U.S. Resumes Free COVID Test Program
THURSDAY, Sept. 21, 2023 (HealthDay News) -- Americans will once again be able to get free at-home COVID tests.
The U.S. Department of Health and Human Services (HHS) announced Wednesday that it will spend $600 million to buy and offer the tests, produced by 12 domestic manufacturers, and it will begin accepting orders for those tests on Monday through covidtests.gov.
“The Biden-Harris Administration, in partnership with domestic manufacturers, has made great strides in addressing vulnerabilities in the U.S. supply chain by reducing our reliance on overseas manufacturing,” HHS Secretary Xavier Becerra said in an agency news release. “These critical investments will strengthen our nation’s production levels of domestic at-home COVID-19 rapid tests and help mitigate the
spread of the virus.”
Households that order will receive four free tests.
This plan will not only get tests in the hands of people in case of another COVID surge, but it will also increase domestic manufacturing capacity, officials noted.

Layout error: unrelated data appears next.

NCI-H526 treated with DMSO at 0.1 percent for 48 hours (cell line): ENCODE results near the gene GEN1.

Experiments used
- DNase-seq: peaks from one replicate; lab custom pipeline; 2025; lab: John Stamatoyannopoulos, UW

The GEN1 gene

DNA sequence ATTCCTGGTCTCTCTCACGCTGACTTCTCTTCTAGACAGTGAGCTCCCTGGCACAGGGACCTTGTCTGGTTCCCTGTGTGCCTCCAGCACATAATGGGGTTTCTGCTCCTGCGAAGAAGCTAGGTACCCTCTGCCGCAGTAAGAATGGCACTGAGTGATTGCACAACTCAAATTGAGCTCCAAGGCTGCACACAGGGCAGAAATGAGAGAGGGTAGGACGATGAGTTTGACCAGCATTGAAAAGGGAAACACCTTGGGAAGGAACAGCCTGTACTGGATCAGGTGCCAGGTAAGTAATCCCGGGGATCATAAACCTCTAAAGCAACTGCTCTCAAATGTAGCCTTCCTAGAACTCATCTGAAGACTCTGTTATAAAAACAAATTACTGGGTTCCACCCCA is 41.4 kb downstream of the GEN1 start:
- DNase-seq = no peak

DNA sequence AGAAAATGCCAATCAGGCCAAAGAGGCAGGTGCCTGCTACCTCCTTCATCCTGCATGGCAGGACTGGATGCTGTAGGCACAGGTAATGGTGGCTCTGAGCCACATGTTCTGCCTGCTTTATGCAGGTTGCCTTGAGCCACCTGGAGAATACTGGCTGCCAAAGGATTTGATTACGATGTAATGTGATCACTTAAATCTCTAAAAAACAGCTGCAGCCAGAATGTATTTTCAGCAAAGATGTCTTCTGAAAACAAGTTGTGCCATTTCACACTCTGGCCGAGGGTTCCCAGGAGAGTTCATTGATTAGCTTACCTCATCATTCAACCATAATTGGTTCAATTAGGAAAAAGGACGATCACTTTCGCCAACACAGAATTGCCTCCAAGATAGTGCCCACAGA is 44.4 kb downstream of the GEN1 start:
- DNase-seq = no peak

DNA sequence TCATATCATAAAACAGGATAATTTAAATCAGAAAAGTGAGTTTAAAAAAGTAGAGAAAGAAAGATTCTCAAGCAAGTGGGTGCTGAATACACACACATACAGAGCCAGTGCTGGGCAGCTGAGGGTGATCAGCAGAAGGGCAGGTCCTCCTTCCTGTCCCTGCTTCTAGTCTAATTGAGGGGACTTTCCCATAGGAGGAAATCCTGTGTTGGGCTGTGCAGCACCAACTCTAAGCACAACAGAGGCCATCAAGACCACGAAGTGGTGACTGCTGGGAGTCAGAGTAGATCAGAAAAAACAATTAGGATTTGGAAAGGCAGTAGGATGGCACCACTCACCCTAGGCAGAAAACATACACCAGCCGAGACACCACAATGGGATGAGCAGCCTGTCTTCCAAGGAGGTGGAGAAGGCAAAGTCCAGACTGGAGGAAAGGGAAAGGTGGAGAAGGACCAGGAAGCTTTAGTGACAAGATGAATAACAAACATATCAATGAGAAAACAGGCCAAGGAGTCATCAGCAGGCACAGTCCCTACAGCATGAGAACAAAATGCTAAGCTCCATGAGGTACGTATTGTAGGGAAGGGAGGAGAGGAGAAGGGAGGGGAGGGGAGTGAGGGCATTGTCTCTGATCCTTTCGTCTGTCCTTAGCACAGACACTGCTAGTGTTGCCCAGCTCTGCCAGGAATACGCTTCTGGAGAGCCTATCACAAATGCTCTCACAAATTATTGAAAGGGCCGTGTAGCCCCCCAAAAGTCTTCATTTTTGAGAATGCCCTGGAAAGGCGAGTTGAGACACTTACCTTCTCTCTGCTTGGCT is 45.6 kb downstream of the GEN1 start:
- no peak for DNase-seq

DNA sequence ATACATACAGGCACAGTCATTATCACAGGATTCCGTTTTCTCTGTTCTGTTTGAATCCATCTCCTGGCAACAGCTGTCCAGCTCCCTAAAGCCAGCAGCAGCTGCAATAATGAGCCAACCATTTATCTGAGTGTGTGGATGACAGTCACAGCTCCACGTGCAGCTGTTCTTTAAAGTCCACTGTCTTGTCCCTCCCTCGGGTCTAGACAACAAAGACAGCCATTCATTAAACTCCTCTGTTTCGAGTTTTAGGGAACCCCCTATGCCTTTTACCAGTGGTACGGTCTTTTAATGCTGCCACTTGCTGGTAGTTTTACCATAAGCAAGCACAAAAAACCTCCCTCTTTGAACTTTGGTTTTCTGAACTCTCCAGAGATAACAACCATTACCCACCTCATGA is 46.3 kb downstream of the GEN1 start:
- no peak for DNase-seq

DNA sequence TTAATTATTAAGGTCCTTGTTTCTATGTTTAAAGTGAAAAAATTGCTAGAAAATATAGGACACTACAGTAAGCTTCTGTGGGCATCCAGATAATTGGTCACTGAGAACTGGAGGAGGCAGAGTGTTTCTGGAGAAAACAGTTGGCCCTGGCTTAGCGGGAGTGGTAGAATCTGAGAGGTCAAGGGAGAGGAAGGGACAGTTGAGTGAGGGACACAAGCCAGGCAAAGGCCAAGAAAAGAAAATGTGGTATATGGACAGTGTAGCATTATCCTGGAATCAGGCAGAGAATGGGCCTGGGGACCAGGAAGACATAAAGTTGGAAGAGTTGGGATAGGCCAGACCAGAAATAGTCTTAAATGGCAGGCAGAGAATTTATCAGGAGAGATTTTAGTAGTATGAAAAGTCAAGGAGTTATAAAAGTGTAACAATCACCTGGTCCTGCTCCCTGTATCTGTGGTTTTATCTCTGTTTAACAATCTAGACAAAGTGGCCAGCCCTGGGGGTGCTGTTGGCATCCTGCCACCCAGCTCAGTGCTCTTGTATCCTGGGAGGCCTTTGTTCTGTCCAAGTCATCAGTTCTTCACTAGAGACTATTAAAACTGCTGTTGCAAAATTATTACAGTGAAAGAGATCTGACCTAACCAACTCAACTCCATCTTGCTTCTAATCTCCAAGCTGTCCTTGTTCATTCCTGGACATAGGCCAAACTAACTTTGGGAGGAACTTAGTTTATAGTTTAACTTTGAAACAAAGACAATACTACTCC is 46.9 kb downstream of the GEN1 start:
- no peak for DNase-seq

Manufacturers can sell tests directly to retailers, rather than the government, if there is significant demand for them, said Dawn O’Connell, assistant secretary for preparedness and response at the HHS.
The government’s investment will pay for about 200 million tests to replenish the country’s stockpile, the HHS said.
Free tests have been previously offered at other times during the pandemic, including from early 2022 through summer of that year and from late 2022 until the spring of 2023.
The government is also encouraging Americans to get the new COVID boosters.
Becerra received his COVID and flu shots publicly on Wednesday, the New York Times reported.
“I feel comfortable, having gotten the shots, that I could hug and kiss my mother and not be responsible for getting her sick,” Becerra said, adding that, “No one is safe until everyone is safe.”
Becerra’s mom is about to turn 90.
All Americans starting as young as 6 months old should get at least one dose of the new boosters from Pfizer or Moderna, according to the the U.S. Centers for Disease Control and Prevention.
COVID hospitalizations have been increasing, but are low compared to some earlier parts of the pandemic, the Times reported.
The U.S. Centers for Disease Control and Prevention has more on COVID-19 vaccines.
SOURCE: U.S. Department of Health and Human Services, news release, Sept. 20, 2023; New York Times